Market Morning: Venezuela Sells Gold, Italian Bonds Shaky, Morgan Stanley Bearish, Iran Destabilizing

Venezuela’s Maduro Claims New Magical Golden “Path Towards Socialism”

Gold has been recovering after an intense selloff and may get another bid from this news. Amid crazy hyperinflation of 100,000%, give or take a few thousands of percentage points because what’s the difference really, Venezuela’s socialist visionary President Nicholas Maduro has come up with an idea that might actually do some good, though very, very late, for pensioners who have already lost all of their savings and are struggling to survive. “We have found the formula to advance towards socialism, equality and the development of national productive forces,” Maduro said of the surprise move, which is to sell gold-backed certificates from the country’s mint in a bid to stop the hemorrhaging in purchasing power.

Considering the worthless paper money floating around the country like plastic in the world’s oceans, this might actually alleviate some pain, though how this will “advance towards socialism” is a bit fuzzy. It’s also an open question how long the sale can last, Venezuela being down to 150 tons of gold reserves. Also, sell it for what? Sovereign Bolivars? Petro cryptocurrency? Hard to say.

Related Tickers: (NYSEARCA:GLD) (NYSEARCA:IAU)

SEE: China Casts A Wider Net In The Ongoing Crackdown On Crypto-Related Content

Something Fishy Going On In Italian Debt Markets?

Italy’s 10Y bond yields climbed to new post-Turkish-mayhem highs at 3.21% today and then fell sharply back down to 3.11% on new apparent news in particular. Italy is currently the most open and painful bedsore in the side of the Eurozone and sovereign debt investors may begin to dump more bonds in anticipation of Italy being cut off from European Central Bank support in December, if the ECB indeed follows through with its plan to put a final end to its money printing program, of which Italy has been a top recipient. Today’s volatile trade on the basis of nothing raises the question whether a central bank actor or actors are surreptitiously subsidizing Italian debt in an effort to keep the Eurozone glued together. Unicredit (OTCMKTS:UNCRY), a troubled Italian bank that holds a lot of its profligate government’s sovereign debt, was down on the volatility 2.3% on the day so far. Banca Monte dei Paschi di Siena (OTCMKTS:BMPDY), the world’s oldest bank that also holds these toxic assets, is also down 2% on the Italian stock exchange.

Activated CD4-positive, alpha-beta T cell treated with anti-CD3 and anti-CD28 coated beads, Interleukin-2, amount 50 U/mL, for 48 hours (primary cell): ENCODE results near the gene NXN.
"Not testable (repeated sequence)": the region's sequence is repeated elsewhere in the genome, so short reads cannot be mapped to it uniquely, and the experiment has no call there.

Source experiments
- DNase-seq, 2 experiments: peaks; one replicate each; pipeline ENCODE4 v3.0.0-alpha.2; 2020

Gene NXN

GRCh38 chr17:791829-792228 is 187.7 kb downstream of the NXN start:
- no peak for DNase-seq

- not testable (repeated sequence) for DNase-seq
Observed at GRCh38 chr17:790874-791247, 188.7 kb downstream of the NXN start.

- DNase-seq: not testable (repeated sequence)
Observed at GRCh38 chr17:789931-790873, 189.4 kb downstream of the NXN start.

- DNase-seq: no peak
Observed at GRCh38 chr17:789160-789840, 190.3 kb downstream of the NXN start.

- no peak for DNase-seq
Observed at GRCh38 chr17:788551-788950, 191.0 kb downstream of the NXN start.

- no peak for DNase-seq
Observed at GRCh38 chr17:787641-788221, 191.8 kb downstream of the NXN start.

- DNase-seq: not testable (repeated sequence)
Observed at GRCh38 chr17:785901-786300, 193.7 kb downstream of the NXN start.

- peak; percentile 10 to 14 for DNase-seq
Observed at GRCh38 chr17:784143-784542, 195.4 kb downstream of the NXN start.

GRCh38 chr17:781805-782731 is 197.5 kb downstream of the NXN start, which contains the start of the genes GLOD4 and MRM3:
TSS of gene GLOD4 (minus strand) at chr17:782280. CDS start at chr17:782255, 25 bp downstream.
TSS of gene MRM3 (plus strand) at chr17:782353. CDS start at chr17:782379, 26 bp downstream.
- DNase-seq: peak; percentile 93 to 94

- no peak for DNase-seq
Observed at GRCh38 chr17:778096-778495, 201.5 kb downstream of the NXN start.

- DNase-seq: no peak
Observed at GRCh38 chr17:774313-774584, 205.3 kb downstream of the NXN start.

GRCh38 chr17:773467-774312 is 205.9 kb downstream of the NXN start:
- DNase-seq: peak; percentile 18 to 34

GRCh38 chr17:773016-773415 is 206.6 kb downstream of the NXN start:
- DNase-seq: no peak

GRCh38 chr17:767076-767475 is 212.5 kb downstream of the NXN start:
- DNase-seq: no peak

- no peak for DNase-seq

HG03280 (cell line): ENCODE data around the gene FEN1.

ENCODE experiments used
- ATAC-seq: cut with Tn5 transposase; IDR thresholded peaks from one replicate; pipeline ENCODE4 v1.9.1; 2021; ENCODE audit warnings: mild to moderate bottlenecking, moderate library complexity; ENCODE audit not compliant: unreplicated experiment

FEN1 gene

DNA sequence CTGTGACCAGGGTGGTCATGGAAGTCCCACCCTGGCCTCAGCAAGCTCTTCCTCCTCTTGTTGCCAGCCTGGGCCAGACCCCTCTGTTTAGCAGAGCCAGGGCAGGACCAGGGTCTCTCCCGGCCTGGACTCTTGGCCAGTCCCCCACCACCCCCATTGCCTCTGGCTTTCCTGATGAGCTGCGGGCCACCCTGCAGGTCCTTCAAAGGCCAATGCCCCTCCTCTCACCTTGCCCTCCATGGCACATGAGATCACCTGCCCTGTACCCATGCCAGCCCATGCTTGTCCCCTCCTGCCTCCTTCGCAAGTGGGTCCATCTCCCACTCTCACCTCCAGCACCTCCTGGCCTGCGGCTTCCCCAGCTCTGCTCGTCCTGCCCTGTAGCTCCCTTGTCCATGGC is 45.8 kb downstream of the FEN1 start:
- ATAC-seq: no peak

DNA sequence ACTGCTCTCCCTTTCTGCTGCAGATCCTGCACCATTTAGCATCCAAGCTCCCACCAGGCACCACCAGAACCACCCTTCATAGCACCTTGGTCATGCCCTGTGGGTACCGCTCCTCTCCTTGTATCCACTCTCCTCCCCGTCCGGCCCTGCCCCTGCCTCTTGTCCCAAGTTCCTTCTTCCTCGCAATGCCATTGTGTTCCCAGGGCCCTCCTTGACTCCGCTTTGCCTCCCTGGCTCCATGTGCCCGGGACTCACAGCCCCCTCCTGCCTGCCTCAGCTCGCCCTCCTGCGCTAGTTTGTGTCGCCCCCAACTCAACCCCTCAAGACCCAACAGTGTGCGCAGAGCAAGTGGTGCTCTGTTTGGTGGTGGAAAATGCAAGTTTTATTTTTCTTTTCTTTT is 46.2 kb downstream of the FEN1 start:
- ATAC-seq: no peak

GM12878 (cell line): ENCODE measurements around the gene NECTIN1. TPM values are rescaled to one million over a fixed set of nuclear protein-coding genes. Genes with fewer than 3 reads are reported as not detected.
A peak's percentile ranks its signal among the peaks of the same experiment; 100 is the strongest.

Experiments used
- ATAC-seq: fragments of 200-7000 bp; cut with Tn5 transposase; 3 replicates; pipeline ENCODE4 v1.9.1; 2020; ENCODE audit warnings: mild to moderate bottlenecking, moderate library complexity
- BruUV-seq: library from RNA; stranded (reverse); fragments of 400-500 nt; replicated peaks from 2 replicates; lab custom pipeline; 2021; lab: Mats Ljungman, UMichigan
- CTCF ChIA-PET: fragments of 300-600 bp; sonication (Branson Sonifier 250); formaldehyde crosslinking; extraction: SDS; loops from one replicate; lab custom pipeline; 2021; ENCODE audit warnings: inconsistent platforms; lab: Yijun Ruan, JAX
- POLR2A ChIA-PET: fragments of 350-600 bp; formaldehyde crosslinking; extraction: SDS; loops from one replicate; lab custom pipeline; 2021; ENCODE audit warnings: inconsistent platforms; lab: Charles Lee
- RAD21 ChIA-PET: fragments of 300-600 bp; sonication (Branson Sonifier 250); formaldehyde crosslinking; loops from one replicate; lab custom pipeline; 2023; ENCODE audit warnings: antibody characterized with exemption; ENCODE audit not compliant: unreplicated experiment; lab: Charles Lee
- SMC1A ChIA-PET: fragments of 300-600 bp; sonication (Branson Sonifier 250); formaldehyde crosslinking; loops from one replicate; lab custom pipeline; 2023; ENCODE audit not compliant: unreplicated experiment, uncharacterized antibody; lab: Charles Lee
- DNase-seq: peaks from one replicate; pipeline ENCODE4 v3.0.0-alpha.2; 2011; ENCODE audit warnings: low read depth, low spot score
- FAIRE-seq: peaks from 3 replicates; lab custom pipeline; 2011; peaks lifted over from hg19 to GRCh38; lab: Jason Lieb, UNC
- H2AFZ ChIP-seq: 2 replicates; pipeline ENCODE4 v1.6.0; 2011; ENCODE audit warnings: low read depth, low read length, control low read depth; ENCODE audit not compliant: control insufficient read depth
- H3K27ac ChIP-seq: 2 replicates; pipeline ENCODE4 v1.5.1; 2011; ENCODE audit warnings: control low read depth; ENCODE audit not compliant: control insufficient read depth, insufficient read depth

Morgan Stanley Sticks to Bearish Outlook

Chief US equity stategist at Morgan Stanley (NYSE:MS) Michael Wilson is sticking to his bearish outlook on the major US stock indexes, saying that “Over the past two months, the U.S. equity market has moved decidedly more defensive and value is showing more persistent performance versus growth…weak breadth and underperformance in former tech leaders are worrying signs, according to him.“The message? The market seems to be (rightly in our view) worried about growth slowing later this year and next. The causes of the slowdown are obvious — tough comparisons, Fed tightening, cost pressures mounting, and the risk of trade tensions turning more consequential.”

Bear markets only start from bull market highs after all.

Related tickers: (NYSERCA:SPY) (NYSEARCA:QQQ) (NYSEARCA:DIA)

Iran Sanctions Already Successful in Further Radicalizing The Country

US sanctions against Iran are already doing their job of further radicalizing the Islamic republic’s political leadership. Iran’s parliament voted yesterday to reject President Rouhani’s explanations for hyperinflation and economic hardship in the country. This is widely seen to strengthen Iran’s hardline nationalist faction that will likely lash out against the US even further in frustration and bitterness. Iran’s currency the Rial has lost half its value versus the US dollar since 2013. Full sanctions against Iran’s oil exports will be taking effect after the midterm elections in the US, so the situation in Iran is likely to get much worse before it gets better. Who will lead the country when things get really bad? Perhaps it’s best not to think about.

 

 

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